White Crate — April 23, 2021

Sing along to sad girl synth pop from Silverware, get weird with the fifth Tune-Yards album, and space out to a local shoegaze classic from Young Prisms

Tough news for the rap world following the deaths of DMX and Black Rob.

Today it was confirmed that Gregory Edward Jacobs aka Shock G aka Humpty Hump, the founder and lead vocalist for influential hip hop group Digital Underground, was found unresponsive in his hotel room after struggling with drug addiction for years.

Even though Digital Underground was based in Oakland and has been legendary in the Bay since their classic 1990 album Sex Packets, I confess I didn’t really get to know their music beyond “Freaks of the Industry” until listening to the whole album five years ago. But I was instantly hooked. With irresistibly funky basslines backed by goofy, hilarious, and irreverent lyrics, it’s all very clearly inspired by George Clinton’s playbook—and helped define the trajectory of West Coast hip hop.

Thank you for the amazing music, Shock G.



Synth pop artist Silverware (aka Ainsley Wagoner) released her debut album No Plans. Totaling under a half hour, the seven songs offer an enjoyable, polished journey through sad girl synth pop. Notably, the album was recorded at Tiny Telephone San Francisco, the indie music studio which closed in July 2020. (Tiny Telephone Oakland is still operational.)

SF rapper A.M.K. (Alien Mac Kitty) released a video for her single “SMKE BRK”.

“Your local soft rock specialist” Al Harper released a music video for “Hey You, What’s New”, the first single from her upcoming album Promises I Kept, out May 14 on Oakland’s Homing Instinct Records.

Alameda-based Bad Time Records released “Morbid Obsessions,” the first single from Ordinary Life, the upcoming album from LA ska and pop punk band We Are The Union.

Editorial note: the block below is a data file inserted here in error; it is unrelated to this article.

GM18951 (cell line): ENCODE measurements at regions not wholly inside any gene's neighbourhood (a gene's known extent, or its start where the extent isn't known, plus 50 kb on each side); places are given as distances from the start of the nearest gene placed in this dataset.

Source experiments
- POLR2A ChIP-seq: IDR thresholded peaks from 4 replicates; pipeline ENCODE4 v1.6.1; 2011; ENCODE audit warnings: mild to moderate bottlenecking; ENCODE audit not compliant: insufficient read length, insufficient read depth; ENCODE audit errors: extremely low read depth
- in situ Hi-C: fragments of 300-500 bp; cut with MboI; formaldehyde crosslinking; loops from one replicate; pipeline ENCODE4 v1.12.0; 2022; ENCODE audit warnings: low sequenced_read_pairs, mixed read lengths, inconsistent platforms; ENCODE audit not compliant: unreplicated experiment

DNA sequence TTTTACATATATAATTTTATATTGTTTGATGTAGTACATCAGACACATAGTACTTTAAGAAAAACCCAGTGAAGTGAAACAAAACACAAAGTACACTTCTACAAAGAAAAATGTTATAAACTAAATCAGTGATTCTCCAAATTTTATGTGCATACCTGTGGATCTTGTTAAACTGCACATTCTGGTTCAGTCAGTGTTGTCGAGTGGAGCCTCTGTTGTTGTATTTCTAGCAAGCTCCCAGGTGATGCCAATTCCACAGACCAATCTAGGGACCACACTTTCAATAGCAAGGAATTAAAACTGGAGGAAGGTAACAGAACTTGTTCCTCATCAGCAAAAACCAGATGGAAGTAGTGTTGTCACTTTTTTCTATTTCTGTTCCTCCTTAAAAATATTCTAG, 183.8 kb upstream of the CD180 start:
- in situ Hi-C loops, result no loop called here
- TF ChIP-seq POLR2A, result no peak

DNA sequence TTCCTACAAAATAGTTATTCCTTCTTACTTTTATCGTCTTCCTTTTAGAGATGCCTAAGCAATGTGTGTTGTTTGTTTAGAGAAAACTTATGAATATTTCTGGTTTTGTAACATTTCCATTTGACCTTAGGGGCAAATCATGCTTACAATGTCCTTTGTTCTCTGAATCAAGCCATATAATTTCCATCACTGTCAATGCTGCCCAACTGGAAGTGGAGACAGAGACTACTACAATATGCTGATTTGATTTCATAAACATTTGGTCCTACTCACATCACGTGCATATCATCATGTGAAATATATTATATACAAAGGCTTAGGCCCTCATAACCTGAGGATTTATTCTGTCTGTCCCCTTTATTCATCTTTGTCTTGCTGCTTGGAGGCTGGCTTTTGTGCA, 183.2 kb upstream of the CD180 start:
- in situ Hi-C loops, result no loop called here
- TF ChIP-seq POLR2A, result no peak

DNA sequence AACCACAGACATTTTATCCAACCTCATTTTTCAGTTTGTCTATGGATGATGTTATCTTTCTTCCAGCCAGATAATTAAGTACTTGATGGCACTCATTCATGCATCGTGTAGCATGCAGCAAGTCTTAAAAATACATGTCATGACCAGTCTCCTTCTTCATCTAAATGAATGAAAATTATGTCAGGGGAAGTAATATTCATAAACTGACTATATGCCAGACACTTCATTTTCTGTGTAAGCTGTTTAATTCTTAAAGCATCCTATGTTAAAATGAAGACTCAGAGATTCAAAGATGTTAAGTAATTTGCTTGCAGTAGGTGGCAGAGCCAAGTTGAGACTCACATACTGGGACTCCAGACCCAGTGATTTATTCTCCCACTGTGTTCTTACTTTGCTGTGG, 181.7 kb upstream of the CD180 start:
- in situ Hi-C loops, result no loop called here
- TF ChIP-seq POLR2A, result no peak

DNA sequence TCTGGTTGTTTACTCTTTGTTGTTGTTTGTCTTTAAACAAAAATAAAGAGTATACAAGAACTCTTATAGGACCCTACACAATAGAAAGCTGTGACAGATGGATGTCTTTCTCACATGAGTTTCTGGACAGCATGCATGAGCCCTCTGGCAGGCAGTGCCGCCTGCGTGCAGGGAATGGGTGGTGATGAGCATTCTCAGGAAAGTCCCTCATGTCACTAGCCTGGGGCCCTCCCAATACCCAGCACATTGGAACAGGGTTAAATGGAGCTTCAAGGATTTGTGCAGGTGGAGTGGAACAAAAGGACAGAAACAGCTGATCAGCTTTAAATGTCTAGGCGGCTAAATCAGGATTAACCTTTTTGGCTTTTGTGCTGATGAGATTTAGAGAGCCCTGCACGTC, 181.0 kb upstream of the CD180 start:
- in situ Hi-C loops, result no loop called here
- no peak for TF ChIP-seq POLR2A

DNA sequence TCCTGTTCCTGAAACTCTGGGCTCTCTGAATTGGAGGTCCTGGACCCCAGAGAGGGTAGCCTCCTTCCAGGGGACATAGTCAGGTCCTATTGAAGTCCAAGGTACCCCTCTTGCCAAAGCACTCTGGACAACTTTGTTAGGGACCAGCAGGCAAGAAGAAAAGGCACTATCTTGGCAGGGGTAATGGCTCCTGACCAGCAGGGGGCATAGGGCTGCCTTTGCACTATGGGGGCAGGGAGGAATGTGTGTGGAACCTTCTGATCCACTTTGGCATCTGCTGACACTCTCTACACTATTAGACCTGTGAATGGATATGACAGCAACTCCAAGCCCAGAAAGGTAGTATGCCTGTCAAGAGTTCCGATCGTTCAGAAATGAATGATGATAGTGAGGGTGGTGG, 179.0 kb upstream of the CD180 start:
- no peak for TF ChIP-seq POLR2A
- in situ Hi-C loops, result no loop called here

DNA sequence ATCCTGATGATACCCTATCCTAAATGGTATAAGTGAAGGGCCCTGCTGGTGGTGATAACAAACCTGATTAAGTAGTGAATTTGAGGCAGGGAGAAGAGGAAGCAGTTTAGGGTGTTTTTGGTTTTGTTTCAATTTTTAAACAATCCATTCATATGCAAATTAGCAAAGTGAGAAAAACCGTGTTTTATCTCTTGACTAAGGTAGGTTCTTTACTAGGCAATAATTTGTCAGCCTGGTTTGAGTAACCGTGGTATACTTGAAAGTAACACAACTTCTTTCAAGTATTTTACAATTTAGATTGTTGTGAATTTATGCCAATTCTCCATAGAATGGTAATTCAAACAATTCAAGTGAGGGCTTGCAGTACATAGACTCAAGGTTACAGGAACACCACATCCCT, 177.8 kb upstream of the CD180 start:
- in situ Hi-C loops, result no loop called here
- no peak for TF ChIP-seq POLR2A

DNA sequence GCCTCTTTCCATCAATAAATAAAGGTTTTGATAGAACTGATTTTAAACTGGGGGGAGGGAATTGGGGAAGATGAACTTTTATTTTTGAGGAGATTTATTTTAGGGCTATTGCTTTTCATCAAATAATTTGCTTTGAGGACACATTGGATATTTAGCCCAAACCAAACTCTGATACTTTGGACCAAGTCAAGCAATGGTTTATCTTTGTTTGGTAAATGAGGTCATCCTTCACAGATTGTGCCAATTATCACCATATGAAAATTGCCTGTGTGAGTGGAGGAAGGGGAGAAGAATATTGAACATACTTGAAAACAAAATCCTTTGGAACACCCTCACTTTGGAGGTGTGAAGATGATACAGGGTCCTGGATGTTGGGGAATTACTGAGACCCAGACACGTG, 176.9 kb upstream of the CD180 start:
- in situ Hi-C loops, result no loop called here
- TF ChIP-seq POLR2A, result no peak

Oakland shoegaze duo Blue Ocean re-released their EPs Summer of Hands (2019) and Fade (2020) as a new self-titled cassette.

Dark Entries Records reissued 1987 deep house track “Essence of a Dream” b/w “Risqué Madness” by Chicago’s Risqué III, remastered by George Horn at Fantasy Studios.

Inspired by last year’s wildfires, Oakland psych pop band Sugar Candy Mountain released a music video for “Running From Fire”, the first single from their upcoming album Impression, due out in May.

Richmond rapper White Dave, whose track “Appraise” appeared on the soundtrack to Judas and the Black Messiah in February, released a new 14-min EP called Porch Sessions. Watch the video for “Hotel Motel” here.


Last month Oakland alt pop duo Tune-Yards released their fifth full-length, sketchy. And this week, to celebrate the the 10th anniversary of their sophomore album W H O K I L L, the band added their whole catalog to Bandcamp. Though the newest album is very much a Tune-Yards album, listeners should find it less forced in its experimentation. Group founder Merrill Garbus explains:

Thinking about how I approached songwriting in my earlier days, I think I felt a lot more insecure about writing catchy songs. There was something that felt really important about setting ourselves apart, being creative or more creative than the pop music that I heard. […] As we mature, I do think that we’re more comfortable with settling into catchy choruses. Tune-Yards has a texture that is very different than a lot of other sounds of other groups. We don’t have to prove ourselves to be different anymore.

Read more on SF Weekly.


It’s funny to think that I went to high school with a couple of the guys in this band—and, like any self-respecting Catholic school boys, we treated each other like shit.

Well, that was half a lifetime ago, and all that matters now is that Young Prisms is still one of SF’s best kept secrets in dream pop and shoegaze. Or is it a secret? The band has been teasing new photos from the studio over Instagram, signaling an upcoming release, and the response from fans has been very positive.

This past week, I re-listened to In Between, and it still sounds great almost a decade later. If you’re looking for some heavy, dreamy, psychedelic sounds to soundtrack one of your weird pandemic days, give this one a whirl.


If you ever want to press play on the growing list of artists covered on White Crate, follow this Spotify playlist. Shuffle and crossfade recommended!